However, we’re most certainly going to see some impressive growth within Kik’s currently existing features. We’re also going to see new features added if history is any sign to go by. Whether it’s through a signed agreement with another company (such as the one that brought the GIF Keyboard to Kik) or through innovation through Kik’s own developers, the app has too large of a user base to not “keep up with the times,” so to speak. Over 200 million people worldwide are currently registered on Kik Messenger, and millions of people use it on a daily basis.
Considering the enormity of that statistic, it’s hard to see Kik growing anywhere but up and out, expanding its feature set while modifying and sharpening those tools that already give it unique appeal amidst an ocean of chat applications on mobile devices that are already competing.
Interestingly, the question becomes more interesting if we forget about the idea of a proper “next successor” to Kik, and start thinking about the features that might be added to coming updates and innovations. Though it involves an awful lot of conjecture, there’s quite a lot of pressure for Kik to add features that currently exist in other applications that its wide market is using. Out of those millions of registered users, a majority of them are young people. Frequently, young mobile users are always striving to be on the cutting edge of contemporary technology. Knowing these things, we can start to draw some lines about how Kik Messenger might grow in the coming years.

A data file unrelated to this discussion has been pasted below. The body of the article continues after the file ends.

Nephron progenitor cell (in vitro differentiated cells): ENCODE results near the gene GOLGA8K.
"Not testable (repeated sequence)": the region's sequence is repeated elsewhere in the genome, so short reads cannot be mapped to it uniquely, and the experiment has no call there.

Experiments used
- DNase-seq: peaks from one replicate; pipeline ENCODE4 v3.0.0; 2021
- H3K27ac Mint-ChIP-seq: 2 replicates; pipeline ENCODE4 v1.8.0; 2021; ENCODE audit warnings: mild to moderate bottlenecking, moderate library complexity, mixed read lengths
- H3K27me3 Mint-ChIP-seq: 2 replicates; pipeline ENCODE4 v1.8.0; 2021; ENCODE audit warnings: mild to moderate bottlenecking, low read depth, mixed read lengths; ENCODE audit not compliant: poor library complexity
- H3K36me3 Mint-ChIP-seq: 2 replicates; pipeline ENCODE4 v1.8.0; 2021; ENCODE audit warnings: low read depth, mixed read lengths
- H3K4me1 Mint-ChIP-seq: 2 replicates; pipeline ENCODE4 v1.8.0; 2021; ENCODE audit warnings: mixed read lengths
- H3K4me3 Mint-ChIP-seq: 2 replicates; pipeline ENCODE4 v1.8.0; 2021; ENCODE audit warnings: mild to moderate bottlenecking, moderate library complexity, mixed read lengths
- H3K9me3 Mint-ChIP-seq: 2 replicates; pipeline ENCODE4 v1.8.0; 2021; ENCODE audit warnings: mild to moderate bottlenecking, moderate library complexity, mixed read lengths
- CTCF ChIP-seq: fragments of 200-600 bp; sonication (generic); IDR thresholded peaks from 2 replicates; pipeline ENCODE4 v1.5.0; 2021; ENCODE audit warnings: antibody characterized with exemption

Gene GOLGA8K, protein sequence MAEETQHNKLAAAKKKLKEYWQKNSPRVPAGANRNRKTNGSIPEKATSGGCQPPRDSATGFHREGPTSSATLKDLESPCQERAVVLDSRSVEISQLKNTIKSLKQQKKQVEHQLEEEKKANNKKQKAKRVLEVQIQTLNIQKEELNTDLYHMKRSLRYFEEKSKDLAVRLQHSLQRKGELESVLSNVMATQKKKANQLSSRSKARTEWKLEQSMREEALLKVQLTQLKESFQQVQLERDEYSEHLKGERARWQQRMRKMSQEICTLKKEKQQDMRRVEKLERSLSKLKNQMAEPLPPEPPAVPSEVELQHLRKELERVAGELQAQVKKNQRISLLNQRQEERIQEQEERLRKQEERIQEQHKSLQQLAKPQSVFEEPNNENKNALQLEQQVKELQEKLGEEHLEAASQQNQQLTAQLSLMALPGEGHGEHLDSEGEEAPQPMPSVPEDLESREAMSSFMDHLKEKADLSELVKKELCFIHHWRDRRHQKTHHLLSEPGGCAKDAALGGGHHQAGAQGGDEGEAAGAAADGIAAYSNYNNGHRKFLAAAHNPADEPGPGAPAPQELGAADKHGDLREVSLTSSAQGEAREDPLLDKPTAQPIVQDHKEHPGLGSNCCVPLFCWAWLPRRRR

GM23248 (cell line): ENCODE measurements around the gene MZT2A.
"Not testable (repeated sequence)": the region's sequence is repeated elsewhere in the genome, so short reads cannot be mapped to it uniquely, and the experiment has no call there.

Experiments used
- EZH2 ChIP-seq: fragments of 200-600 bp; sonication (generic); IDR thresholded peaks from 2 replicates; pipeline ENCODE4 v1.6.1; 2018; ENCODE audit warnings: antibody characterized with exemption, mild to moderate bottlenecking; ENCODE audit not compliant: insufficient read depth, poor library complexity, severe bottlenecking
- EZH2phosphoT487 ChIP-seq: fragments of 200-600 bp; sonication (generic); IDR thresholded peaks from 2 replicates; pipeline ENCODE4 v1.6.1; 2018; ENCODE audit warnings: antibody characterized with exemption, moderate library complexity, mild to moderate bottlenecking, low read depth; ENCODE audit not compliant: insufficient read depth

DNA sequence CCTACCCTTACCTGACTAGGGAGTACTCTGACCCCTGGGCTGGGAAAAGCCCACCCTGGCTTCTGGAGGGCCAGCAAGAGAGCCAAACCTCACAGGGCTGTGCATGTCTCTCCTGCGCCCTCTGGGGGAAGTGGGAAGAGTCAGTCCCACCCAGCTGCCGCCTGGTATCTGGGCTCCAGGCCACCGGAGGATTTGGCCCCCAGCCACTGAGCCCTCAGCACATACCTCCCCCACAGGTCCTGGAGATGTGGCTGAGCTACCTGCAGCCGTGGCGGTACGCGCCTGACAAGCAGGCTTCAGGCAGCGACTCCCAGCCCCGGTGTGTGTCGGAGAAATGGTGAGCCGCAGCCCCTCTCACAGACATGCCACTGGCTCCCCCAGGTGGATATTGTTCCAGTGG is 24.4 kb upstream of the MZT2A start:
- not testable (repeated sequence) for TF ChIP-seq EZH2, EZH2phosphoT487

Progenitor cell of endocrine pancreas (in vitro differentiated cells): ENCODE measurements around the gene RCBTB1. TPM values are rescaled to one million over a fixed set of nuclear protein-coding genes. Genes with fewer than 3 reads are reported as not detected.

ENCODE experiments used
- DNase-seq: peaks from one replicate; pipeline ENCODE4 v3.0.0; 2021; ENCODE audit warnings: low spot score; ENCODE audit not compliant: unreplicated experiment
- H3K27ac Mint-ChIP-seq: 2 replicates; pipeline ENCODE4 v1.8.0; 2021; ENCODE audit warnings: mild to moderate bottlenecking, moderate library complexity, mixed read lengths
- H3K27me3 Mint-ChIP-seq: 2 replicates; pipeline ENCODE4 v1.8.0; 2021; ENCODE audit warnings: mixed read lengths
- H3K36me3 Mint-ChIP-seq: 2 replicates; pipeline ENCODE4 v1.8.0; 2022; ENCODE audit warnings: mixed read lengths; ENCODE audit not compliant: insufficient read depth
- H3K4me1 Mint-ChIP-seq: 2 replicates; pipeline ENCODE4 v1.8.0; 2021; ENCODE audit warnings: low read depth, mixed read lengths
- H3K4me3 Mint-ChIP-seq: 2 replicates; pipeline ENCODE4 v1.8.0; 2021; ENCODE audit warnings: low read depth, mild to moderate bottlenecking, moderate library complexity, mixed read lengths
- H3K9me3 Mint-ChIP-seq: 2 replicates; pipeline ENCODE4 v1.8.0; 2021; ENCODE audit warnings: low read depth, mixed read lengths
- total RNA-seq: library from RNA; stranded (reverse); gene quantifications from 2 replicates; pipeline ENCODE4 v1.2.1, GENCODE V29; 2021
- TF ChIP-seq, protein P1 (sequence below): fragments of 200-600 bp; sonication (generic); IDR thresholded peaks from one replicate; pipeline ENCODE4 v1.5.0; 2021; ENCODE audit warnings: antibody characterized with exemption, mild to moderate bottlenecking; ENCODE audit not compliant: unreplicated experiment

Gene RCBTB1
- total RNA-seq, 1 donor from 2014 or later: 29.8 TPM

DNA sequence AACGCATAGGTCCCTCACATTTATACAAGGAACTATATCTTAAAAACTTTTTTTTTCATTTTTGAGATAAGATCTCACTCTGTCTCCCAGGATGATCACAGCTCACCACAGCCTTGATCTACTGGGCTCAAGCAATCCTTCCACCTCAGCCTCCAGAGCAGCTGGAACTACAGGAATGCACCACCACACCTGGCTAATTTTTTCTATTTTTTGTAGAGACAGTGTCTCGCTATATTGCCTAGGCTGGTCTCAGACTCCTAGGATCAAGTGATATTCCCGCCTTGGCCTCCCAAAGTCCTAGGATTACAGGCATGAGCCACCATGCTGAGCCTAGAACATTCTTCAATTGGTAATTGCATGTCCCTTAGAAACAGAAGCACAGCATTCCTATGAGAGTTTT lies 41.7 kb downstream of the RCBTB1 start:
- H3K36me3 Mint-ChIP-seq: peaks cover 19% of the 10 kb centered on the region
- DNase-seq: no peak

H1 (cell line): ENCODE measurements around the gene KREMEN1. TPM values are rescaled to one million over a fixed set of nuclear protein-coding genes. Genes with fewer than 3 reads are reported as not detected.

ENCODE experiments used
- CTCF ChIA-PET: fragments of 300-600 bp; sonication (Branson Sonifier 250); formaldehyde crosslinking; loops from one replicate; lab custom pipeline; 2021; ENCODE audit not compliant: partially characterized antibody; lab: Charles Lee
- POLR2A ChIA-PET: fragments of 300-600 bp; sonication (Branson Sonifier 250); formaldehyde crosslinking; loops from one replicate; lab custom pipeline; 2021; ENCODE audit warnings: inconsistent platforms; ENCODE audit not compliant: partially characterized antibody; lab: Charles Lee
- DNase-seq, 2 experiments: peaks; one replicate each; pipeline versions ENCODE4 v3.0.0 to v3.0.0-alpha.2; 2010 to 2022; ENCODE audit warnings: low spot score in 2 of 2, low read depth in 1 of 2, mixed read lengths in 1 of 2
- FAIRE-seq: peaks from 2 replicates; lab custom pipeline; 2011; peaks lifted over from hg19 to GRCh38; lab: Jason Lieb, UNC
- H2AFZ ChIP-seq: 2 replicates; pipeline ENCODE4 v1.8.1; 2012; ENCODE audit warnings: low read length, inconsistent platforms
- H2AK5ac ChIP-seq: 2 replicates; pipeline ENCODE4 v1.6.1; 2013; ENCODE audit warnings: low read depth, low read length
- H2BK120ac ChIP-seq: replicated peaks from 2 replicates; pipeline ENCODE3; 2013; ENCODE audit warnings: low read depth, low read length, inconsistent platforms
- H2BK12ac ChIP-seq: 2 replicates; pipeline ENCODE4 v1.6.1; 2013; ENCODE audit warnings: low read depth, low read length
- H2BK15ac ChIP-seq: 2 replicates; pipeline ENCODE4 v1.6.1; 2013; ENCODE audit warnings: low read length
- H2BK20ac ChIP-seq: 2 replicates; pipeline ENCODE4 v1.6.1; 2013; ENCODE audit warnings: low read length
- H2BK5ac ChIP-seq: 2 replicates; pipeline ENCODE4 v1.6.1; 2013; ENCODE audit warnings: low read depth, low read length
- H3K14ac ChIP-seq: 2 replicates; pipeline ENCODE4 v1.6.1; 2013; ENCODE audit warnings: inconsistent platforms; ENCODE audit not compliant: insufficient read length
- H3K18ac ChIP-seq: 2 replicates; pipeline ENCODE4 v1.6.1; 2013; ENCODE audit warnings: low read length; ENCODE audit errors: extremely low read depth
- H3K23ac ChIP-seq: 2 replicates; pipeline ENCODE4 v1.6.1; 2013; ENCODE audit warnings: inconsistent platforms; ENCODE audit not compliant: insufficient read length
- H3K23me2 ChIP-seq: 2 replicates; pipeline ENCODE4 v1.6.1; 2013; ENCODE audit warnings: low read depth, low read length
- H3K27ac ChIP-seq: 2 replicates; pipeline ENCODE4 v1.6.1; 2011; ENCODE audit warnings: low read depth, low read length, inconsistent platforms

What Features Can We Hope For, or Expect?”